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On Trinity Sunday many Christians around the world remember and honor the belief of an eternal God, consisting of the Father, Son and Holy Spirit. Many churches have special prayers on Trinity Sunday. The Athanasian Creed, named after St Athanasius, Archbishop of Alexandria, is recited in some churches on Trinity Sunday because of its strong affirmation of the Triune nature of God.
The ordinal Sundays following Trinity Sunday are focused on Christian growth and discipleship after a long period of emphasis on the life and ministry of Jesus. In the Eastern Orthodox and Eastern Catholic churches, the Sunday of Pentecost itself is called Trinity Sunday.
Trinity Sunday was instituted in the year 828 by Pope Gregory IX. This day is notable for being the only major Christian festival that celebrates a doctrine of the church rather than an event in its sacred history. It is dedicated to the Christian belief in the Trinity – Father, Son and Holy Spirit – and falls on the Sunday following Pentecost each year. The belief of one God in three elements is a distinctive of the Christian faith but the early church was plagued by contrary views.
In pre-revolutionary Russia, Trinity Sunday was a grand celebration. Churches and homes were decorated with wreaths, fresh flowers and grass and saplings. It was a time of weddings, and young unwed women would sometimes toss fresh wreaths during the next year. If a wreath floated the woman was destine to marry. If it sank, she would remain unwed. With the coming of communism came the belief that holidays were a way of exploiting the masses and preventing productivity. This particular holiday was turned into an arbor day.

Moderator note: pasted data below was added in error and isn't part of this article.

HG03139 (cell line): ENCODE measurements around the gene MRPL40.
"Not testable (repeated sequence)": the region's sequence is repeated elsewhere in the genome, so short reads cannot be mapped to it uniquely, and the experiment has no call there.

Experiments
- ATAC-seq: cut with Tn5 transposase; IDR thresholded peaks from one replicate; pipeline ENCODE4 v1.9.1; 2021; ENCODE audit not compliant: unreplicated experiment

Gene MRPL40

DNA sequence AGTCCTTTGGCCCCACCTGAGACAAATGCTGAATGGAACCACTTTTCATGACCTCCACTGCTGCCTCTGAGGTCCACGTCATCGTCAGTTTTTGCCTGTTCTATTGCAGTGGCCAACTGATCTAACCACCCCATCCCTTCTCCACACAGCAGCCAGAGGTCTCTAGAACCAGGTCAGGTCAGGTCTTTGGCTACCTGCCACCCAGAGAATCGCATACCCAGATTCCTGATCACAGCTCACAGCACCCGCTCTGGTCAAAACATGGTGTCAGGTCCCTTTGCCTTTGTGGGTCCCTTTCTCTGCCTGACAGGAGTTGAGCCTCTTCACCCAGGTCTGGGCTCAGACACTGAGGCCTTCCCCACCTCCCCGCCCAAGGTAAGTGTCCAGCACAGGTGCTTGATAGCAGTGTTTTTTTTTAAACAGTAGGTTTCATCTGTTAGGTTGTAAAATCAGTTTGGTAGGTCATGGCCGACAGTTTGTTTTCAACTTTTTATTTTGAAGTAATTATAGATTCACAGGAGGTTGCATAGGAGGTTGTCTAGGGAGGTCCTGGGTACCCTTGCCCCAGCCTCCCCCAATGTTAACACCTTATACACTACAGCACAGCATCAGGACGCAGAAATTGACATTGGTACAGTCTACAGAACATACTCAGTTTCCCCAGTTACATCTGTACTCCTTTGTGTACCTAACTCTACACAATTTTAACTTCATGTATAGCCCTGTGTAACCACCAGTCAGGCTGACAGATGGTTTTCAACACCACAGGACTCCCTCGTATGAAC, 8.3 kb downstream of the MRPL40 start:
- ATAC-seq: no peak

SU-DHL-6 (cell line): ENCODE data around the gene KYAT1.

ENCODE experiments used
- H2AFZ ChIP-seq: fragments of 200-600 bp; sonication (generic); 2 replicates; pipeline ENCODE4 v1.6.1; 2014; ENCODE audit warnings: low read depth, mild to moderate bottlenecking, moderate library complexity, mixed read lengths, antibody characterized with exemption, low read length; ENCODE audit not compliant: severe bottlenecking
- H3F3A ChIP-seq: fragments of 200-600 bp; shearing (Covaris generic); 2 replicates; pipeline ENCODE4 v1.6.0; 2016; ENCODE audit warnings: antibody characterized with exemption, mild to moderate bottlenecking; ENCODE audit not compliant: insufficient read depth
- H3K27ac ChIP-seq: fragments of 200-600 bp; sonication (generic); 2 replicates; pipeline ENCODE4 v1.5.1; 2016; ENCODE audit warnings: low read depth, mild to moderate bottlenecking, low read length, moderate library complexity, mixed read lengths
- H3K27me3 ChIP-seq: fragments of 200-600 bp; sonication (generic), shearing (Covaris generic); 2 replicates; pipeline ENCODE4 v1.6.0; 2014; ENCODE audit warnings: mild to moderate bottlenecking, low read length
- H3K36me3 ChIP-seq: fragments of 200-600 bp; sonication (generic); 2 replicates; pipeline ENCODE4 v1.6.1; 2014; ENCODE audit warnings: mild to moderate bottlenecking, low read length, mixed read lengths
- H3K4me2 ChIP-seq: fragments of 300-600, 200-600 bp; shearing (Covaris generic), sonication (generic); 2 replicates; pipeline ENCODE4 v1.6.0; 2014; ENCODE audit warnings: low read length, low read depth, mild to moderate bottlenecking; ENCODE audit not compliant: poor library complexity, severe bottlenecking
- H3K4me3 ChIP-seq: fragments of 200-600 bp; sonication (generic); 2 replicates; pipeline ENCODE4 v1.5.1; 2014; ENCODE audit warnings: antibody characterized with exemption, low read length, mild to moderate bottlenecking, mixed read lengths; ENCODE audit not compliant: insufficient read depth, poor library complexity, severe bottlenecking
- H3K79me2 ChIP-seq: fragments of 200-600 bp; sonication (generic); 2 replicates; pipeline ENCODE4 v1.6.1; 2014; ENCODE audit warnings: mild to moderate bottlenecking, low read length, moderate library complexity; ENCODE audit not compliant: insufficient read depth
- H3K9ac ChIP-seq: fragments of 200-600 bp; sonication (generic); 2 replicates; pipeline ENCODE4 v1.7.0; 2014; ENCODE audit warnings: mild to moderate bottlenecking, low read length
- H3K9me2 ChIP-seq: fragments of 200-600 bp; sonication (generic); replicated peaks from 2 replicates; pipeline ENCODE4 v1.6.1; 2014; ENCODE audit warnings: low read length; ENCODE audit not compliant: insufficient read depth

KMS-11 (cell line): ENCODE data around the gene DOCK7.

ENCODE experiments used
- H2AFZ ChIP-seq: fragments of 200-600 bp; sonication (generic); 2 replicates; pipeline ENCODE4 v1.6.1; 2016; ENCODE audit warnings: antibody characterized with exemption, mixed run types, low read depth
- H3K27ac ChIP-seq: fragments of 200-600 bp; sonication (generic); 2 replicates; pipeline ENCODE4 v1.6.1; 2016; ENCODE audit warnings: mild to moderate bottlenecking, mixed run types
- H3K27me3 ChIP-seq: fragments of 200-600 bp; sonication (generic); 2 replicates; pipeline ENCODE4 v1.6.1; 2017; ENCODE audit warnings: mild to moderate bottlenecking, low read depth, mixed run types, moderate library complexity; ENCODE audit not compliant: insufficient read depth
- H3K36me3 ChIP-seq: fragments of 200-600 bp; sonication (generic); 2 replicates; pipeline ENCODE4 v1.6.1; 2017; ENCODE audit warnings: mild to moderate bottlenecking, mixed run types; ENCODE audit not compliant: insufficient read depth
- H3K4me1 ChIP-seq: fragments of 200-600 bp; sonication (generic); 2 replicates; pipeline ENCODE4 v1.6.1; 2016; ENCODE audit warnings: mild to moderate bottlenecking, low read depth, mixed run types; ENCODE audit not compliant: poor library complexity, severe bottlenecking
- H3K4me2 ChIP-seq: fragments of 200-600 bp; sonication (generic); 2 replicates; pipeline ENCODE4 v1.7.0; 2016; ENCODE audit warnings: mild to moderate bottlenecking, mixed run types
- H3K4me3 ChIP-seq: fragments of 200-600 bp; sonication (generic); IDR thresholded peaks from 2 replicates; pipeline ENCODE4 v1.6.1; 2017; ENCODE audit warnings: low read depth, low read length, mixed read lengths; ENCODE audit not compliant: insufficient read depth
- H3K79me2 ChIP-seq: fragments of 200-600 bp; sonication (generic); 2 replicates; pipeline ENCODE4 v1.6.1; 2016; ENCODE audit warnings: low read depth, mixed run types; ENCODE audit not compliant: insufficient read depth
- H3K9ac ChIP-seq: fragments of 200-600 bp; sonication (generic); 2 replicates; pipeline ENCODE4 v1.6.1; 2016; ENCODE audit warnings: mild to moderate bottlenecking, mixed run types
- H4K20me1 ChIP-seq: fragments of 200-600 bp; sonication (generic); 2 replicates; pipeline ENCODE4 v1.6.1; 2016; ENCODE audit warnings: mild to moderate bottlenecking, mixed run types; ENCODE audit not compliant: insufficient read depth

In some churches, the liturgical color is white on Trinity Sunday. Images of the Trinity of the Father, Son and Holy Spirit depict that there are three elements of one God. The Trinity is sometimes symbolized by a triangular shape formed by three overlapping oval rings or loops, each featuring the one of the following images:
- The crown (father) within the top loop.
- The lamb (son) within the second loop (clockwise).
- The dove (spirit) within the third loop (clockwise).
Other shapes depicting the Trinity include Borromean rings and the triquetra. The Borromean rings feature three overlapping round circles forming a triangular shape, and in the center, inside all the circles is the word "unitas". The Borromean rings are named after the crest of the Borromeo family in 15th-century Tuscany. The triquetra symbol uses shapes similar to one of the oldest Christian symbols.
In the triquetra, the three equal arches of the circle express the equality of the Father, Son, and Holy Spirit. The union of the arches represents the unity of the Godhead. Their continuous form symbolizes eternity. Their interwoven appearance denotes the indivisibility of the Trinity. In the center of the triquetra is an equilateral triangle, one of the most ancient Trinity symbols, and each pair of arches formed an ellipse, the symbol of God’s glory.